Graham Letter - John Graham 1854

Graham Letter - John Graham 1854

Graham Letter - John Graham 1854

Graham Letter - John Graham 1854

Graham Letter - John Graham 1854
The next letter is undated but is appears to be a continuation of the previous letter.
Durham Record Office Ref D/X 1035/10

Dear Brother
I have give you a good account of the flow of emegration of Weardale I must return to our own humbel Family Intriests which I can write to you with more happiness than I sumtimes have don in regeard to a general view of all our hilths. Thomas has got very well again and William to is well And I think thair is nothing among none of thy Friends which is dangerous, thy daughter Jane Ann has been a little poorly but is a vast better again and my mother to is a vast weaker than she youst to be but she is abel to work her house work still and I have seen Joshua Stobbs and he says that his daughter Hannah is poorly but is not very ill and I know no more than aileth any thing. My Old Any betty is a vast weaker but is much about one any other way And her son John still thirtens to go to America but you need not look for him yet for I think he will never go time his Old mother is liven and I understand that he will have a good pay this year in the Burtreepastergrove mine and thir is som more of ous will do very well this year too. William will have a very good pay and myself and Christopher and Jonathan will do very well this year too. Thomas Millburn and Nicklas Padon* both have Masterwork this year and Joshua Stobbs is a masterman Washer at Burtreepaster mine and will have a bit pay too and as for Thomas Dalton. I do not no how he will come on this year and my brother Thomas has had bad work thease two or three years. He thinks that if you was whare he work whar a candel will not burn you would not be so much against him going to America and you think that you would not advice any of us to go to America well what would you think that you ware pleast in this Countery ware vitualin is so very high. The last year in April flour was as low as 1s and 8d per stoen and it rose to 2s and 6d in August and has been as high as 3s and 6d per stoen nearly all this winter and is 2s and 8d yet bacon is as high as 9d per lb Butter 11d per lb mutton is 7d per lb and has been as high as 8d ln and in fact ever thing is high. A good poney is as high as 15 to 20 and 25£ each and all other kind of horeses is equaly as dear and a good Milk Cow has been solin from 10 to 18 £ a peace. Sheep has been equaly as dear and in fact it has been the dearst year any of ous ever saw. And as for the Cholera I get the Newpeapers every week and I think is has totely left the Nation all togeather and I think it is nearly distroyed in the Eastern nations too and as for the War both Great Britian and France has combind with Turkey and has sent a great land force of Troops untio Turkey with two very great combined Fleets the one into the Black Sea and the other into the Baltic Sea and I think thay will force to russia to a pease she will never break more. And you must let me know weather you bought that peace of lanf you wonce wrote of so I must bring my letter to a close hopeing that it will find you and I care not how soon I was on a portion of land along with you and as many Frinds as would like to go and may he that siteth on the Sicekls of the Heavens soon hayl that prospriety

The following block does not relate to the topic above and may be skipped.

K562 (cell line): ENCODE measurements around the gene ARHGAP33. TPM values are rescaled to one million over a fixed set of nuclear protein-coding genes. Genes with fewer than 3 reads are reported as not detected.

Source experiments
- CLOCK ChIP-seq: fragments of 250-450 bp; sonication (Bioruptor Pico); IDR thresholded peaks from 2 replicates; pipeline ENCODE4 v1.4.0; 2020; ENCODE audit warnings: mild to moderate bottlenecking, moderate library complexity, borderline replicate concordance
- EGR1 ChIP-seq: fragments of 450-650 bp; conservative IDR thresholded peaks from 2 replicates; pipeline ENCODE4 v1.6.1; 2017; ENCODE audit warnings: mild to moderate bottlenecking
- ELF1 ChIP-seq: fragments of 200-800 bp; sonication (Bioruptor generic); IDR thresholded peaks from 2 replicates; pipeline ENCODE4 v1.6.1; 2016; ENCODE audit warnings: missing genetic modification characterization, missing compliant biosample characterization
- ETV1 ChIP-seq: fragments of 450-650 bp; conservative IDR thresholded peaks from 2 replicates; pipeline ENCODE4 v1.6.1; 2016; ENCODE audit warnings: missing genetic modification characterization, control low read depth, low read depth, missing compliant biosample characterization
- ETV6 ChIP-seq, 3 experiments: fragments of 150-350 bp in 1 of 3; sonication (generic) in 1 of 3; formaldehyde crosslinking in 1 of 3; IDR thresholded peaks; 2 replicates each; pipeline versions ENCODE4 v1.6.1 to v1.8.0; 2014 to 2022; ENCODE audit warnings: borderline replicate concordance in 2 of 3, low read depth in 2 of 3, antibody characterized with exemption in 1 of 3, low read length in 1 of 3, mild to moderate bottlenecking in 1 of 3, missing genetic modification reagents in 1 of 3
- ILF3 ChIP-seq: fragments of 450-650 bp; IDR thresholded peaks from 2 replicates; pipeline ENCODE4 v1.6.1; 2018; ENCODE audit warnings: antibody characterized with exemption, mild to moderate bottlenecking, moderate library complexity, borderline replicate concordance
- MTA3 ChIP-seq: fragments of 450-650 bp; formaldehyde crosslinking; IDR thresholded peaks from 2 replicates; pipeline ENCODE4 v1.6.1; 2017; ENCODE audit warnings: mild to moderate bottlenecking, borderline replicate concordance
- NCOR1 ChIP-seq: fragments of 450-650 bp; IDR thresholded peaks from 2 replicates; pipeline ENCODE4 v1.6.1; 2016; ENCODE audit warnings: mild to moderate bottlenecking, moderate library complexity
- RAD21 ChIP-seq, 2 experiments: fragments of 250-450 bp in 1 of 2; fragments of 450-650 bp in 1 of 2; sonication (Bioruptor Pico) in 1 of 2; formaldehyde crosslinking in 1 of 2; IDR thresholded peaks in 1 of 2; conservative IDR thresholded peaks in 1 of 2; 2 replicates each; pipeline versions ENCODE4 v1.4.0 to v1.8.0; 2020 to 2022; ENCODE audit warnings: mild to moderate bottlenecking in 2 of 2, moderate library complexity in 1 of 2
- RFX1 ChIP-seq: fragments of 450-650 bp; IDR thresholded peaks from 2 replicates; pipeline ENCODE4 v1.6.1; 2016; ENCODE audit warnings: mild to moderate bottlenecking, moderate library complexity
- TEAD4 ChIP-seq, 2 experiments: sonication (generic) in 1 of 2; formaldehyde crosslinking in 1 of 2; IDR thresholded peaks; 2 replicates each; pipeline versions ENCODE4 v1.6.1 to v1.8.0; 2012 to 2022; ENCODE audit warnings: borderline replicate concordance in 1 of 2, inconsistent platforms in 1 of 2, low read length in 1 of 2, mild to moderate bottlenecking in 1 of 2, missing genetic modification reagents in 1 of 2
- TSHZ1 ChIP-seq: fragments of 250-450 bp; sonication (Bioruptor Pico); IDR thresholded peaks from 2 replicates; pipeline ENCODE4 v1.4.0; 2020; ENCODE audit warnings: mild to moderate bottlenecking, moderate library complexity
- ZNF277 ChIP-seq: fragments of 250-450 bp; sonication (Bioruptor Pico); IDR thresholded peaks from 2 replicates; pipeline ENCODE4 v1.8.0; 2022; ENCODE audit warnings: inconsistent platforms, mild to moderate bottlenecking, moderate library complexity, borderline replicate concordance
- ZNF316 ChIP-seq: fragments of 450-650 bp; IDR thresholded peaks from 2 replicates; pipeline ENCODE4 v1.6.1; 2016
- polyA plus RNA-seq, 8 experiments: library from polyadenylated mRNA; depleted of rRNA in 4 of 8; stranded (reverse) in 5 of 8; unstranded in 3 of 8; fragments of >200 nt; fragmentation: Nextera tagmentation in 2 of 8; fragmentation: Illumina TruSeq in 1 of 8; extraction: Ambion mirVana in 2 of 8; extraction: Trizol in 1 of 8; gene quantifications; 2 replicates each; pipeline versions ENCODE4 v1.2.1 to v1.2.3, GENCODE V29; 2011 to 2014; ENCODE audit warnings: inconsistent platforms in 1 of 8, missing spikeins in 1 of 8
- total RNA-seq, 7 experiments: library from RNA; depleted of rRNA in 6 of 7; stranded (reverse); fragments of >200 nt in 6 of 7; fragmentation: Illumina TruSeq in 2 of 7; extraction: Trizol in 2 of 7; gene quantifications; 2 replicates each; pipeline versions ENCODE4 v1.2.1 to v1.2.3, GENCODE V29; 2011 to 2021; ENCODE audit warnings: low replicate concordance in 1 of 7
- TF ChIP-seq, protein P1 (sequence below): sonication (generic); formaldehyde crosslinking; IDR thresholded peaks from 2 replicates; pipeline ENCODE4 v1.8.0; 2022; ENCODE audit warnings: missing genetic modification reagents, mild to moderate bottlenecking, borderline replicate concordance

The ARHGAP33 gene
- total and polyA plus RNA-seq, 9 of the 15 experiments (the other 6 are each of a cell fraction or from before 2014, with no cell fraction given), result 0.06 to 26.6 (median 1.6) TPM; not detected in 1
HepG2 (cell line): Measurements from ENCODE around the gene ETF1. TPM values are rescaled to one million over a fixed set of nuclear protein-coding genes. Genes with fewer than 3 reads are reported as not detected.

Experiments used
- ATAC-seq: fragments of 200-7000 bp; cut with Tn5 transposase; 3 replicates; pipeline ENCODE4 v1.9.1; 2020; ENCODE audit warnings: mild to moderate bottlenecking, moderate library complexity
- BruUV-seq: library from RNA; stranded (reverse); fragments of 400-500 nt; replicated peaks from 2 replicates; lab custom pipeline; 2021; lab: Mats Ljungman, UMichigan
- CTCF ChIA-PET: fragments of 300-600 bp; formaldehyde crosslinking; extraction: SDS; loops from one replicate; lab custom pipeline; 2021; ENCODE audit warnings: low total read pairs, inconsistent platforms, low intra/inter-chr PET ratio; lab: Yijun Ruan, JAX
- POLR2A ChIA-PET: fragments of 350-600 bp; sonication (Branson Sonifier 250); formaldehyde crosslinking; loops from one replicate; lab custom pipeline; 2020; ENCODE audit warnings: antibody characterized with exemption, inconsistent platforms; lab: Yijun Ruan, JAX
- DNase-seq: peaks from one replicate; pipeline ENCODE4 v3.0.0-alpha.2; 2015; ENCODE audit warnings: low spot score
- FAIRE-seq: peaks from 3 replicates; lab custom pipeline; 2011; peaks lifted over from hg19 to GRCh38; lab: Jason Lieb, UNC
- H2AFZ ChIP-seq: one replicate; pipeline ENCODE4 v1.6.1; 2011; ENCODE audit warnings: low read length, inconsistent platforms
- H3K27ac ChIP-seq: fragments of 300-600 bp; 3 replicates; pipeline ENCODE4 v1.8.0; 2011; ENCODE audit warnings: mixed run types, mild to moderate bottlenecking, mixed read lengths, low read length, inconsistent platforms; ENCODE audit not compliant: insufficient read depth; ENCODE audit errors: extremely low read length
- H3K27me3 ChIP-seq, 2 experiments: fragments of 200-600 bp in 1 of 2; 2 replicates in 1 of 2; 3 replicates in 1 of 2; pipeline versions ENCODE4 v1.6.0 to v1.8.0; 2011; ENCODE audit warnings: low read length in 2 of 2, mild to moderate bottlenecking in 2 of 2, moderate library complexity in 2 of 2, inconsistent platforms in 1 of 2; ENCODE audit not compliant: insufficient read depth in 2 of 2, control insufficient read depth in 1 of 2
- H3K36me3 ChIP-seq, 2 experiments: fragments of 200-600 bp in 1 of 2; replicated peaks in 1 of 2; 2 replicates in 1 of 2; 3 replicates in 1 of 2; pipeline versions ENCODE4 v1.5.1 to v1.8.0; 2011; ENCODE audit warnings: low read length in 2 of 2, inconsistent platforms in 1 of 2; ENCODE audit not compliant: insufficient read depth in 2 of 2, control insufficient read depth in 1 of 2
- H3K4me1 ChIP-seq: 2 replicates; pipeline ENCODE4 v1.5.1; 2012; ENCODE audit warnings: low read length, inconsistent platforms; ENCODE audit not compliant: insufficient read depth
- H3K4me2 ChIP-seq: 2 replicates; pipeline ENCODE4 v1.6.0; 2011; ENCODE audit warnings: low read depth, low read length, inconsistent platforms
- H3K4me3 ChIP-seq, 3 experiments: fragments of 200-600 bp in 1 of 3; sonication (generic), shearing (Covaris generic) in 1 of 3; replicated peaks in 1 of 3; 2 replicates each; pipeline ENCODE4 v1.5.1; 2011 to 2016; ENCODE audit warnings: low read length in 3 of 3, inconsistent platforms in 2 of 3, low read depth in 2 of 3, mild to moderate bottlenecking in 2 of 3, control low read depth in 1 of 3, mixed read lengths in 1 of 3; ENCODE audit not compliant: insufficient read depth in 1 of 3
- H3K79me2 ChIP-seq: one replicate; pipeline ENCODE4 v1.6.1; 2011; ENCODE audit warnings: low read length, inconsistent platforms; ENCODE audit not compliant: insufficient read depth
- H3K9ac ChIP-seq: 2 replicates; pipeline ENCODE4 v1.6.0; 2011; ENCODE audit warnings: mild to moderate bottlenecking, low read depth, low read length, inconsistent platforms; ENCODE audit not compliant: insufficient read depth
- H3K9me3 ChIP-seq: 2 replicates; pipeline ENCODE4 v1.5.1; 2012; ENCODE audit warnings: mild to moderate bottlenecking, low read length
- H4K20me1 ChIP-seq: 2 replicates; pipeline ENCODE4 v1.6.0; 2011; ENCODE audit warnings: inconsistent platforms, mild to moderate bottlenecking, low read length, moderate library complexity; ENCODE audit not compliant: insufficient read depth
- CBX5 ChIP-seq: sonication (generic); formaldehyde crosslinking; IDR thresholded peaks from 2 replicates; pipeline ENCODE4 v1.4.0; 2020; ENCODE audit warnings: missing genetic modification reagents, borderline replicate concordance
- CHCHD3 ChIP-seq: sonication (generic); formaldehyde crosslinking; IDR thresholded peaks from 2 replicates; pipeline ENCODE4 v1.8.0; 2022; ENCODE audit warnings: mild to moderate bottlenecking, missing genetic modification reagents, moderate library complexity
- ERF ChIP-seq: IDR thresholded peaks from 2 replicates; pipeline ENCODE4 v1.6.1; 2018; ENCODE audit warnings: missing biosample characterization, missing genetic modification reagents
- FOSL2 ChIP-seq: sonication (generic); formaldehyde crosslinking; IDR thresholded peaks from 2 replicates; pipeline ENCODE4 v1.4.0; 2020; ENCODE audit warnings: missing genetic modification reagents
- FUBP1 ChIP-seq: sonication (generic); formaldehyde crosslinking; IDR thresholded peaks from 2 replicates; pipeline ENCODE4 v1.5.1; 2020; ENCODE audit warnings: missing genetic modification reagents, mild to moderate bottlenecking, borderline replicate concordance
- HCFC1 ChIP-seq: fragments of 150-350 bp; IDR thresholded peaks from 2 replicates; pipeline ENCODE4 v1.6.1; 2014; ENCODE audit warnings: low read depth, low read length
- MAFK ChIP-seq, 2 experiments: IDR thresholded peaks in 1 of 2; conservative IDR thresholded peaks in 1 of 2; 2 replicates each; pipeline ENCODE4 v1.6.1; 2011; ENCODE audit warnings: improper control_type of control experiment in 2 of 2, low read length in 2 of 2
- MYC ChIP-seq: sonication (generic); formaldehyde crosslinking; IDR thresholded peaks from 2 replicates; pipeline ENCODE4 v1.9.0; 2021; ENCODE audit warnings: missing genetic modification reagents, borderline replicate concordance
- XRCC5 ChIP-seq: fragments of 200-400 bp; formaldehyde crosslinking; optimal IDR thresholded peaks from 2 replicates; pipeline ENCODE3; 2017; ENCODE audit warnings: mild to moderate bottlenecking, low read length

So I remain your ever sincer Brother
John Graham

* Nicholas Peadon and Thomas Dalton were brothers-in-law to John and Joseph. Nicholas married Hannah in 1852. Isabella and Thomas were married in 1841.